It is perhaps the most parodied and mocked love poem of all time, but such things do not call Elizabeth from her sleep. There is only one thing that wakes the writers who roam these halls, and that is rapture.
There is a young man peering through the glass. He can’t make out the words at first, and even now Elizabeth cringes at the thought of her penmanship. I was only drafting, she thinks. How could I know that centuries of onlookers would see my strikethrough lines, my shaking hand? How can I tell them it was the laudanum as much as the pangs of love which made me quake so?
But he is reading it, or she wouldn’t be here. He is reading it and his heart is swelling beyond its bounds. He is reading it and it is filling him with a longing so sharp that he resents it for puncturing the evenness of his day playing tourist. He came to this place expecting to be moved by Beowulf, and he wouldn’t be the first. That author, that hulking fellow, had breezed past Elizabeth more times than she liked to count. He had the look of an angry bear about him.
The young man is unmoved by the bear-man’s poem. He has come here with a terrible emptiness in his heart. It bleeds out of him now, and into Elizabeth. She feels no pain of her own, but when it is the precursor of the rapture of a reader, she feels it most sharply. It is the hunger before she is fed. (Pangs are only felt in hunger, guilt, and love.)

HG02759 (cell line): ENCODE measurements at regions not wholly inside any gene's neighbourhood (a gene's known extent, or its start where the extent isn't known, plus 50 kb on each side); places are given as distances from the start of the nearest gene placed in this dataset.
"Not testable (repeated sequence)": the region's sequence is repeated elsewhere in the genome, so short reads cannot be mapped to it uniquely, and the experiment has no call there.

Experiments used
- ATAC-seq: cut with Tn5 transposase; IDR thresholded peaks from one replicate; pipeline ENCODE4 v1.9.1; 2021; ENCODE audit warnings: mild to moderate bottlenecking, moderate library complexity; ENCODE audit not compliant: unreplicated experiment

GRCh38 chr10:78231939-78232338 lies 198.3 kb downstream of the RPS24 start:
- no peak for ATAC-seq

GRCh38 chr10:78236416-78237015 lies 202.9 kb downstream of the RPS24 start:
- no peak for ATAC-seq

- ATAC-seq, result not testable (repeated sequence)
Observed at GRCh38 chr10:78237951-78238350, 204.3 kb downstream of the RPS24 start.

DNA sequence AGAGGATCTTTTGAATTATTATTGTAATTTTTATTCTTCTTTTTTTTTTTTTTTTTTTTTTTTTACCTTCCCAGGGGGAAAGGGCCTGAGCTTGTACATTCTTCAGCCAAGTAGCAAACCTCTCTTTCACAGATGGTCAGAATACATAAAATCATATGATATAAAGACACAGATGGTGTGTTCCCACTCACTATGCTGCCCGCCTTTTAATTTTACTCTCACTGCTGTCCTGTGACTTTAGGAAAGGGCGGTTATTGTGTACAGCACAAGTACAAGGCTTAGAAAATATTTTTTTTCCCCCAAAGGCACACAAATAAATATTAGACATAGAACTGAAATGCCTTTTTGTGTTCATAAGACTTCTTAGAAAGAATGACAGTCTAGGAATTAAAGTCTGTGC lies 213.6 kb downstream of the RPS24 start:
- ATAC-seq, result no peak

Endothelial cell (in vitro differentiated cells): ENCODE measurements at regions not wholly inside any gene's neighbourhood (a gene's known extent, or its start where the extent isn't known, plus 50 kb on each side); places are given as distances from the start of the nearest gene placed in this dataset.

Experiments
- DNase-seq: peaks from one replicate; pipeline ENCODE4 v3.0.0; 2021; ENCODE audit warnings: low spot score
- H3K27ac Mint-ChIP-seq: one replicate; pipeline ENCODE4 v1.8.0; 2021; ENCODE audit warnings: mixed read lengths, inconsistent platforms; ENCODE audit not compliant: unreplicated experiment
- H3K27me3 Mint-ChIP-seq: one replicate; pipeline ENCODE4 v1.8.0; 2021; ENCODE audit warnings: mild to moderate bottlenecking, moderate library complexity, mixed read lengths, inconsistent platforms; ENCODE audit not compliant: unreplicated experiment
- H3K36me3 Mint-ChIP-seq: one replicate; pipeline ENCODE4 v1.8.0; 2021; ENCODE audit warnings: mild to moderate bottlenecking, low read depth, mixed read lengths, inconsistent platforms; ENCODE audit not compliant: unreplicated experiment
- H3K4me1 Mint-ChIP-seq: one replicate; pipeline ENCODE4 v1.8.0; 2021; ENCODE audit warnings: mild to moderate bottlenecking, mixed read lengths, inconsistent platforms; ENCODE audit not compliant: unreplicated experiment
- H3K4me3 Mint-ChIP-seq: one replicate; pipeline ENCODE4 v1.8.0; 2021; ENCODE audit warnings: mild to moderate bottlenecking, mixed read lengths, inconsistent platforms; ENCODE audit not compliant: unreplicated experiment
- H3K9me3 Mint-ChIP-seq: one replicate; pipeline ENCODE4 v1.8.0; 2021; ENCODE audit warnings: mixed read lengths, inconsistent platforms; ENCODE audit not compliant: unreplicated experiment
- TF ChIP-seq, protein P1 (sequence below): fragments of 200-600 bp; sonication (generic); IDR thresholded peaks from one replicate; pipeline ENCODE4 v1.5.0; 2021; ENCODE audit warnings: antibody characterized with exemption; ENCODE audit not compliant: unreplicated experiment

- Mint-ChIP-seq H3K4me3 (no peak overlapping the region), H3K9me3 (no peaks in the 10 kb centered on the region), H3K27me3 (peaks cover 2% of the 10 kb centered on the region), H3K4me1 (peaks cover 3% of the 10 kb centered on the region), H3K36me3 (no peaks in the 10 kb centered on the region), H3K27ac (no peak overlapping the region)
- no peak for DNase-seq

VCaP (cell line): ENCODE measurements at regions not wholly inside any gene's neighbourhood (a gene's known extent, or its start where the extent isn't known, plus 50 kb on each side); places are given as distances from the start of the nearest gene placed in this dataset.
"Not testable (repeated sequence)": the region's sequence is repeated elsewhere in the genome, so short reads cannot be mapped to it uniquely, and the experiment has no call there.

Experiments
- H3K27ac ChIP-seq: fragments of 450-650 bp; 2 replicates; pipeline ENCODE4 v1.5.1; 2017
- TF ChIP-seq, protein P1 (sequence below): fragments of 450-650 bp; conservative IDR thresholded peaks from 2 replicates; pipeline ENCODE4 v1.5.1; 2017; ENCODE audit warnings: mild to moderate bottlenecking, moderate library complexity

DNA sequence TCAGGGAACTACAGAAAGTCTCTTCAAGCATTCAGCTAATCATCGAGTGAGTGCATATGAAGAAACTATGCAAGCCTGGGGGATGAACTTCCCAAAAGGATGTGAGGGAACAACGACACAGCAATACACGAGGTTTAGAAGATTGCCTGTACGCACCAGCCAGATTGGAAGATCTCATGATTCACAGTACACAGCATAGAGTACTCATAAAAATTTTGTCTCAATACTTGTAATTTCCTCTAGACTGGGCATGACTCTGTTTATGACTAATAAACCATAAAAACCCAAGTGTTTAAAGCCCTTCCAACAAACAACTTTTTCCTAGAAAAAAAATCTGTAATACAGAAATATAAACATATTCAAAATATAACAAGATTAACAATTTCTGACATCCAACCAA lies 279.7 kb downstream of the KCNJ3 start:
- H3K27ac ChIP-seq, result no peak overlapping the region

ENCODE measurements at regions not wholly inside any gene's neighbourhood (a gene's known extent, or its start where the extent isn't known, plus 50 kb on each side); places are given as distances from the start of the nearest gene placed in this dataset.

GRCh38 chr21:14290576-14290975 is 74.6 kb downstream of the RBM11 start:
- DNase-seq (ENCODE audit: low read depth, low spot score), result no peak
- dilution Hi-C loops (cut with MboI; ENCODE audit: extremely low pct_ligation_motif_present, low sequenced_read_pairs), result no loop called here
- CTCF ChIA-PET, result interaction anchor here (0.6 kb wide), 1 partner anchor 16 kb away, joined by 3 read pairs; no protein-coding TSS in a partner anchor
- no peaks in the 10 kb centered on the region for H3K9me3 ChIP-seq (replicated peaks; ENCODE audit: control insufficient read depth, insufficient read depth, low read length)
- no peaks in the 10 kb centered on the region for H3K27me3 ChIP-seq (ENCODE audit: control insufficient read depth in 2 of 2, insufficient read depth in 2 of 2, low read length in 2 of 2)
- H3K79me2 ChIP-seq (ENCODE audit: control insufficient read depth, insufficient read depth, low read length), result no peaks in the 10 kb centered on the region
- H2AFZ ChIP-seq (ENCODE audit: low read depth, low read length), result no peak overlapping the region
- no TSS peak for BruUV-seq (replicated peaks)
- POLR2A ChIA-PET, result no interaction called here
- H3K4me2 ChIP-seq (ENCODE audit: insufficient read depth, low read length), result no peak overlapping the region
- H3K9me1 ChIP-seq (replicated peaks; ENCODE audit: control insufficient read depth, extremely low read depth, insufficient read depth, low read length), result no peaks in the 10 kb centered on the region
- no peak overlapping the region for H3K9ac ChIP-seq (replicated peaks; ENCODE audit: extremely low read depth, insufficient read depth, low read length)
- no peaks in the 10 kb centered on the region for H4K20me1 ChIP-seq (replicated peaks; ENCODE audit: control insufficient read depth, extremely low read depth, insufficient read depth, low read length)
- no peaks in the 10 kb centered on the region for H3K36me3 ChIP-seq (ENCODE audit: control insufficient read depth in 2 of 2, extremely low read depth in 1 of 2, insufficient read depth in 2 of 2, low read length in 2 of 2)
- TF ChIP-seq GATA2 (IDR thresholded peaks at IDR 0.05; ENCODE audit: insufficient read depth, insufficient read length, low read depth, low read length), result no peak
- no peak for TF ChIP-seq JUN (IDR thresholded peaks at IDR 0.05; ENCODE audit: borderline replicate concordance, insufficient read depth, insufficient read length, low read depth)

He is moved, instead, by a poem he knew first as a joke. As a litany recited by cartoon rabbits and snide antagonists who mock anyone who dares to show their heart. It comes over him the way a man is taken by sickness and he must step out of the gallery, into the corridor, to try and compose himself. He is weeping as though his heart is broken.
But it is not, or Elizabeth would not be here.
His love is not with him, but she is not gone from him. Not completely. He takes his own small, rectangular glass from his pocket and writes to his lady.
Ah, Elizabeth sighs. Would that they had such when I was young. When I think of how I pined for months for a letter. But no matter. Here it comes.
He finds it. Not her skiff of scribble, but a clear and even printing from which he may copy.
How do I love thee? Let me count the ways.
I love thee to the depth and breadth and height
My soul can reach, when feeling out of sight